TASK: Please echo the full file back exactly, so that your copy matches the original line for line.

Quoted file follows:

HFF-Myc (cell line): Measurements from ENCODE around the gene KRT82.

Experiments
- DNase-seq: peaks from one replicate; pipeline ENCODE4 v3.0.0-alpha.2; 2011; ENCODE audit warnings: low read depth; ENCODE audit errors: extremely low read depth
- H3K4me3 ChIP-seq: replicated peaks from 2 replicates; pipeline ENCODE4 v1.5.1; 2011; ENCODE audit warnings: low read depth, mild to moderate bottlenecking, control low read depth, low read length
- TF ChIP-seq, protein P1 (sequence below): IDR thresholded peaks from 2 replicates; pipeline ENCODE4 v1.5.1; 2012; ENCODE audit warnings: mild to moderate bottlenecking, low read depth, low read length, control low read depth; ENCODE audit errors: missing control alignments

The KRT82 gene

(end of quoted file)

HFF-Myc (cell line): Measurements from ENCODE around the gene KRT82.

Experiments
- DNase-seq: peaks from one replicate; pipeline ENCODE4 v3.0.0-alpha.2; 2011; ENCODE audit warnings: low read depth; ENCODE audit errors: extremely low read depth
- H3K4me3 ChIP-seq: replicated peaks from 2 replicates; pipeline ENCODE4 v1.5.1; 2011; ENCODE audit warnings: low read depth, mild to moderate bottlenecking, control low read depth, low read length
- TF ChIP-seq, protein P1 (sequence below): IDR thresholded peaks from 2 replicates; pipeline ENCODE4 v1.5.1; 2012; ENCODE audit warnings: mild to moderate bottlenecking, low read depth, low read length, control low read depth; ENCODE audit errors: missing control alignments

The KRT82 gene